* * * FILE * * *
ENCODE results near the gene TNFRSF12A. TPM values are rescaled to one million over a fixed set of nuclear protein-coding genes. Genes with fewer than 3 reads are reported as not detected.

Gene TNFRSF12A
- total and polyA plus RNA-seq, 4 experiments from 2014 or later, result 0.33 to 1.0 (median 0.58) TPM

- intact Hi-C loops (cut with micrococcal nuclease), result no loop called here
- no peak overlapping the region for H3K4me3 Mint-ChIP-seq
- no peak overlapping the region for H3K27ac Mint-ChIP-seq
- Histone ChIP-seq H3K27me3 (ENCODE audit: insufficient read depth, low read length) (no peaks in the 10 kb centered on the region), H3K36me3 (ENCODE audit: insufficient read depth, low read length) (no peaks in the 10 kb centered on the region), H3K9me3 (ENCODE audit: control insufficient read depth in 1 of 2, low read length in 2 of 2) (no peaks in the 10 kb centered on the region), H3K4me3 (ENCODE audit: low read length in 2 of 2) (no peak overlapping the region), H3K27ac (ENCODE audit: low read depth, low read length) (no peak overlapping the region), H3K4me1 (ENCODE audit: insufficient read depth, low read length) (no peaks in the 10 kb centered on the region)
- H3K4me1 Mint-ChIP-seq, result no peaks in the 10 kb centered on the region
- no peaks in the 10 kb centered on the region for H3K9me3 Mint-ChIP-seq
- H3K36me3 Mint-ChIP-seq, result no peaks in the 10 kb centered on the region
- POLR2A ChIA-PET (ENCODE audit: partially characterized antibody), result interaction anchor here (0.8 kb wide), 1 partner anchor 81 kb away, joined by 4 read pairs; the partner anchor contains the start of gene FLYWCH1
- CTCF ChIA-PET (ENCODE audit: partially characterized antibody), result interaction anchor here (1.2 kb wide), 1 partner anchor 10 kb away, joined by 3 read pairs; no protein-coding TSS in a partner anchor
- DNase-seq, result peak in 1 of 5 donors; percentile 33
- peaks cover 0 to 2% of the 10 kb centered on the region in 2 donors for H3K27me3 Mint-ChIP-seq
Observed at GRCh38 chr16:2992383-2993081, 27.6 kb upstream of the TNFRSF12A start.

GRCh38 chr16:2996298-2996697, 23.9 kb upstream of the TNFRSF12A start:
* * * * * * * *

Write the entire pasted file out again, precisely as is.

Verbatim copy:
ENCODE results near the gene TNFRSF12A. TPM values are rescaled to one million over a fixed set of nuclear protein-coding genes. Genes with fewer than 3 reads are reported as not detected.

Gene TNFRSF12A
- total and polyA plus RNA-seq, 4 experiments from 2014 or later, result 0.33 to 1.0 (median 0.58) TPM

- intact Hi-C loops (cut with micrococcal nuclease), result no loop called here
- no peak overlapping the region for H3K4me3 Mint-ChIP-seq
- no peak overlapping the region for H3K27ac Mint-ChIP-seq
- Histone ChIP-seq H3K27me3 (ENCODE audit: insufficient read depth, low read length) (no peaks in the 10 kb centered on the region), H3K36me3 (ENCODE audit: insufficient read depth, low read length) (no peaks in the 10 kb centered on the region), H3K9me3 (ENCODE audit: control insufficient read depth in 1 of 2, low read length in 2 of 2) (no peaks in the 10 kb centered on the region), H3K4me3 (ENCODE audit: low read length in 2 of 2) (no peak overlapping the region), H3K27ac (ENCODE audit: low read depth, low read length) (no peak overlapping the region), H3K4me1 (ENCODE audit: insufficient read depth, low read length) (no peaks in the 10 kb centered on the region)
- H3K4me1 Mint-ChIP-seq, result no peaks in the 10 kb centered on the region
- no peaks in the 10 kb centered on the region for H3K9me3 Mint-ChIP-seq
- H3K36me3 Mint-ChIP-seq, result no peaks in the 10 kb centered on the region
- POLR2A ChIA-PET (ENCODE audit: partially characterized antibody), result interaction anchor here (0.8 kb wide), 1 partner anchor 81 kb away, joined by 4 read pairs; the partner anchor contains the start of gene FLYWCH1
- CTCF ChIA-PET (ENCODE audit: partially characterized antibody), result interaction anchor here (1.2 kb wide), 1 partner anchor 10 kb away, joined by 3 read pairs; no protein-coding TSS in a partner anchor
- DNase-seq, result peak in 1 of 5 donors; percentile 33
- peaks cover 0 to 2% of the 10 kb centered on the region in 2 donors for H3K27me3 Mint-ChIP-seq
Observed at GRCh38 chr16:2992383-2993081, 27.6 kb upstream of the TNFRSF12A start.

GRCh38 chr16:2996298-2996697, 23.9 kb upstream of the TNFRSF12A start: